• WordNet 3.6
    • n protuberance something that bulges out or is protuberant or projects from its surroundings "the gun in his pocket made an obvious bulge","the hump of a camel","he stood on the rocky prominence","the occipital protuberance was well developed","the bony excrescence between its horns"
    • n protuberance the condition of being protuberant; the condition of bulging out "the protuberance of his belly"
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Webster's Revised Unabridged Dictionary
    • n Protuberance That which is protuberant swelled or pushed beyond the surrounding or adjacent surface; a swelling or tumor on the body; a prominence; a bunch or knob; an elevation.
    • ***
Century Dictionary and Cyclopedia
    • n protuberance A swelling or tumor on the body; a prominence; a bunch or knob; anything swelled or pushed beyond the surrounding or adjacent surface; on the surface of the earth, a bill, knoll, or other elevation; specifically, in anatomy and zoology, a protuberant part; a projection or prominence; a tuberosity: as, a bony protuberance. See cut under conjugation.
    • n protuberance See the adjectives.
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Chambers's Twentieth Century Dictionary
    • n Protuberance prō-tūb′ėr-ans a prominence: a tumour
    • ***


Webster's Revised Unabridged Dictionary
Cf. F. protubérance,. See Protuberant
Chambers's Twentieth Century Dictionary
L. protuberāre, -ātumpro, forward, tuber, a swelling.


In literature:

The male of this curious fish has a conspicuous protuberance on the forehead, wholly awanting in the female and the young.
"The Western World" by W.H.G. Kingston
He was of short stature and lacked the protuberant rotundity of President Bambos.
"Up the Forked River" by Edward Sylvester Ellis
Some of the protuberances are prolonged into slender tubes.
"Fungi: Their Nature and Uses" by Mordecai Cubitt Cooke
McKay was very sure the protuberance had not been there before.
"The Pathless Trail" by Arthur O. (Arthur Olney) Friel
The only protuberance on the thing was a band near the rounded end.
"The Flying Stingaree" by Harold Leland Goodwin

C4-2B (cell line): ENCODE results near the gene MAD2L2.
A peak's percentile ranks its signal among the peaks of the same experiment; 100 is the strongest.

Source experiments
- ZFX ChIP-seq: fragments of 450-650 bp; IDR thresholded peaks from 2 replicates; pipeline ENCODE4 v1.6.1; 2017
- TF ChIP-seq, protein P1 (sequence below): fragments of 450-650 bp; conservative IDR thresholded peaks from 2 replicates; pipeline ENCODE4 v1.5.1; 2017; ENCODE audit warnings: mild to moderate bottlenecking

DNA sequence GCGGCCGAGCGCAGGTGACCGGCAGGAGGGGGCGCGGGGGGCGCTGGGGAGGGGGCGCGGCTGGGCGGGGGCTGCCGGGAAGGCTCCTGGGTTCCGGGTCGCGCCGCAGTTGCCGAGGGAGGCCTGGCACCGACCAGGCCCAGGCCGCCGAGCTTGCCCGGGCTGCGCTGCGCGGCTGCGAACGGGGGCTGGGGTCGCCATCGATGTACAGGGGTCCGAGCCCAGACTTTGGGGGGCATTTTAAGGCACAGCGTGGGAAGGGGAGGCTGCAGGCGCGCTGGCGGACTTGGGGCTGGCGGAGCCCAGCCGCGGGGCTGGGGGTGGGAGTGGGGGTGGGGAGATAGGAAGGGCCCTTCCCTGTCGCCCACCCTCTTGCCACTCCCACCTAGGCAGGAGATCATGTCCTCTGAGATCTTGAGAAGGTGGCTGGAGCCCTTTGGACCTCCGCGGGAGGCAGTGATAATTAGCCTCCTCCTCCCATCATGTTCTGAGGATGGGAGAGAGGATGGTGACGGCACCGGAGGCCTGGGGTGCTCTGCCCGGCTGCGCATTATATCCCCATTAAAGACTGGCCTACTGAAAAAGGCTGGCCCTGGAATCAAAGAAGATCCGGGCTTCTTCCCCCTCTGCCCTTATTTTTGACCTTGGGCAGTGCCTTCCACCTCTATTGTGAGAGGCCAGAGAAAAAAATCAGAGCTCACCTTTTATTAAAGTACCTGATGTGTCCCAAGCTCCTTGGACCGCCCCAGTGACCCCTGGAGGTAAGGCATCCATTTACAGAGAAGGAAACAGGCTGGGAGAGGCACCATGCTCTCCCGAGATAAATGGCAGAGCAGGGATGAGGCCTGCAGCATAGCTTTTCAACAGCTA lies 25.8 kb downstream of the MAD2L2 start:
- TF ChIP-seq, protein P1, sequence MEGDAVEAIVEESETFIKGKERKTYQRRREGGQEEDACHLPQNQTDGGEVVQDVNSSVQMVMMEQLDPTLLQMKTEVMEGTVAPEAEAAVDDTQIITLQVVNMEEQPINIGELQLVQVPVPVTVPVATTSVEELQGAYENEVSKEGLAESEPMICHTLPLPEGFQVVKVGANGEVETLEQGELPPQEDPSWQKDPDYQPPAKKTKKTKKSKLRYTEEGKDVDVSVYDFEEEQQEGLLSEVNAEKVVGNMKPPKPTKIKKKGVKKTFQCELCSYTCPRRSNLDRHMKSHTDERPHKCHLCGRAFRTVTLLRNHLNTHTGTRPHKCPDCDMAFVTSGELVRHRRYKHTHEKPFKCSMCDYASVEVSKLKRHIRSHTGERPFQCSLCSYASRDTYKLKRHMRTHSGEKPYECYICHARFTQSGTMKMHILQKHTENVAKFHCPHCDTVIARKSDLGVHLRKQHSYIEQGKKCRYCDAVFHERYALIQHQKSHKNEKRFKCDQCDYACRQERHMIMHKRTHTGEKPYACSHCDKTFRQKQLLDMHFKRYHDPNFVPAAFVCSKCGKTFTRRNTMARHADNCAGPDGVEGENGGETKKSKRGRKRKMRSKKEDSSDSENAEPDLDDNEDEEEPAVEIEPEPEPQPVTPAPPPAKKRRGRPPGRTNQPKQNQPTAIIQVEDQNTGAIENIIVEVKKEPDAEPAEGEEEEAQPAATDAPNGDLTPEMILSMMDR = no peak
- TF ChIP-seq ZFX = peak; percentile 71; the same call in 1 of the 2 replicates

The state of being knobbed or protuberant.
"A Treatise on Anatomy, Physiology, and Hygiene (Revised Edition)" by Calvin Cutter
There was a friendly protuberance there on either side.
"The Missourian" by Eugene P. (Eugene Percy) Lyle
Ah got such protuberant spirits, Ah has!
"The Campfire Girls on Ellen's Isle" by Hildegard G. Frey
As the sun approached the horizon, the lad seated himself upon a rocky protuberance and looked off over the surrounding country.
"Through Apache Lands" by R. H. Jayne
Pedicels of the cirri long; rami rather short; segments elongated, not protuberant.
"A Monograph on the Sub-class Cirripedia (Volume 1 of 2)" by Charles Darwin

In poetry:

And on a rocky protuberance close by is Mary Stuart's bower
Where Scotland's ill-starred Queen spent many an hour,
Which is composed of turf and a nice round seat
Commanding a full view of the linn- the sight is quite a treat.
"Beautiful Village of Penicuik" by William Topaz McGonagall

In news:

Right eyesocket (frontal view): the left arrow shows the bony protuberance of the supraorbital notch, and the right arrow shows the frontal notch.

In science:

The radius of the plates was R = 2 cm and the distance between them was d = 1 mm (measured between the plates protuberances).
Linear Stability Analysis for Plane-Poiseuille Flow of an Elastoviscoplastic fluid with internal microstructure
The swelling in the c−direction occurs together with the contraction in the graphene layer; the new formed interstitial planes push the existing planes apart leading to a protuberance at the sample surface.
Induced Magnetic Order by Ion Irradiation of Carbon-Based Structures
The characteristic “crownlike” architecture of the large subunit arises from three protuberances.
Template-directed biopolymerization: tape-copying Turing machines
Different shapes of clusters with and without protuberances, the elasticity of the particles’ position, and the existence of holes makes impossible to reduce combinations by symmetry.
The Complexity Of The NP-Class